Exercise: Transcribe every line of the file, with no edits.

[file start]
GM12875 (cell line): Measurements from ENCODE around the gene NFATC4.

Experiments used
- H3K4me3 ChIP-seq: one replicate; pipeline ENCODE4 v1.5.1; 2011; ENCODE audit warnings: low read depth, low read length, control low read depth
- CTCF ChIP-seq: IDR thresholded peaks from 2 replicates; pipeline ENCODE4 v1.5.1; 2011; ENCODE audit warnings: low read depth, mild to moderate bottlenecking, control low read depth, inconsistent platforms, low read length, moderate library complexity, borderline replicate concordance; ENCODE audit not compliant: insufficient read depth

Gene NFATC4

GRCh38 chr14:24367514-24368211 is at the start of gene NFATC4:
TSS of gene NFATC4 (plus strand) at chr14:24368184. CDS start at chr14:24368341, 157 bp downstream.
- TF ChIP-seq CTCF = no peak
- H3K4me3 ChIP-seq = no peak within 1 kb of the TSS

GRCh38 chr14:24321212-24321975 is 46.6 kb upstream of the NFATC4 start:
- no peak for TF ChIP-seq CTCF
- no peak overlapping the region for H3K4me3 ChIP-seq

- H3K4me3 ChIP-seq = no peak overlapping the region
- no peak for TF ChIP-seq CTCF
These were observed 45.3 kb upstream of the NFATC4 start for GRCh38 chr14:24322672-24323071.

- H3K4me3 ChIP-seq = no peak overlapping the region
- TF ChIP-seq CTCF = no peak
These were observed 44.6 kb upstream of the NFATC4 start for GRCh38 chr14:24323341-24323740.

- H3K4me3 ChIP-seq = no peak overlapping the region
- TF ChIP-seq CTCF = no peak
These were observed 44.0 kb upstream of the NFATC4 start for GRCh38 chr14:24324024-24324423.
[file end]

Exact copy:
GM12875 (cell line): Measurements from ENCODE around the gene NFATC4.

Experiments used
- H3K4me3 ChIP-seq: one replicate; pipeline ENCODE4 v1.5.1; 2011; ENCODE audit warnings: low read depth, low read length, control low read depth
- CTCF ChIP-seq: IDR thresholded peaks from 2 replicates; pipeline ENCODE4 v1.5.1; 2011; ENCODE audit warnings: low read depth, mild to moderate bottlenecking, control low read depth, inconsistent platforms, low read length, moderate library complexity, borderline replicate concordance; ENCODE audit not compliant: insufficient read depth

Gene NFATC4

GRCh38 chr14:24367514-24368211 is at the start of gene NFATC4:
TSS of gene NFATC4 (plus strand) at chr14:24368184. CDS start at chr14:24368341, 157 bp downstream.
- TF ChIP-seq CTCF = no peak
- H3K4me3 ChIP-seq = no peak within 1 kb of the TSS

GRCh38 chr14:24321212-24321975 is 46.6 kb upstream of the NFATC4 start:
- no peak for TF ChIP-seq CTCF
- no peak overlapping the region for H3K4me3 ChIP-seq

- H3K4me3 ChIP-seq = no peak overlapping the region
- no peak for TF ChIP-seq CTCF
These were observed 45.3 kb upstream of the NFATC4 start for GRCh38 chr14:24322672-24323071.

- H3K4me3 ChIP-seq = no peak overlapping the region
- TF ChIP-seq CTCF = no peak
These were observed 44.6 kb upstream of the NFATC4 start for GRCh38 chr14:24323341-24323740.

- H3K4me3 ChIP-seq = no peak overlapping the region
- TF ChIP-seq CTCF = no peak
These were observed 44.0 kb upstream of the NFATC4 start for GRCh38 chr14:24324024-24324423.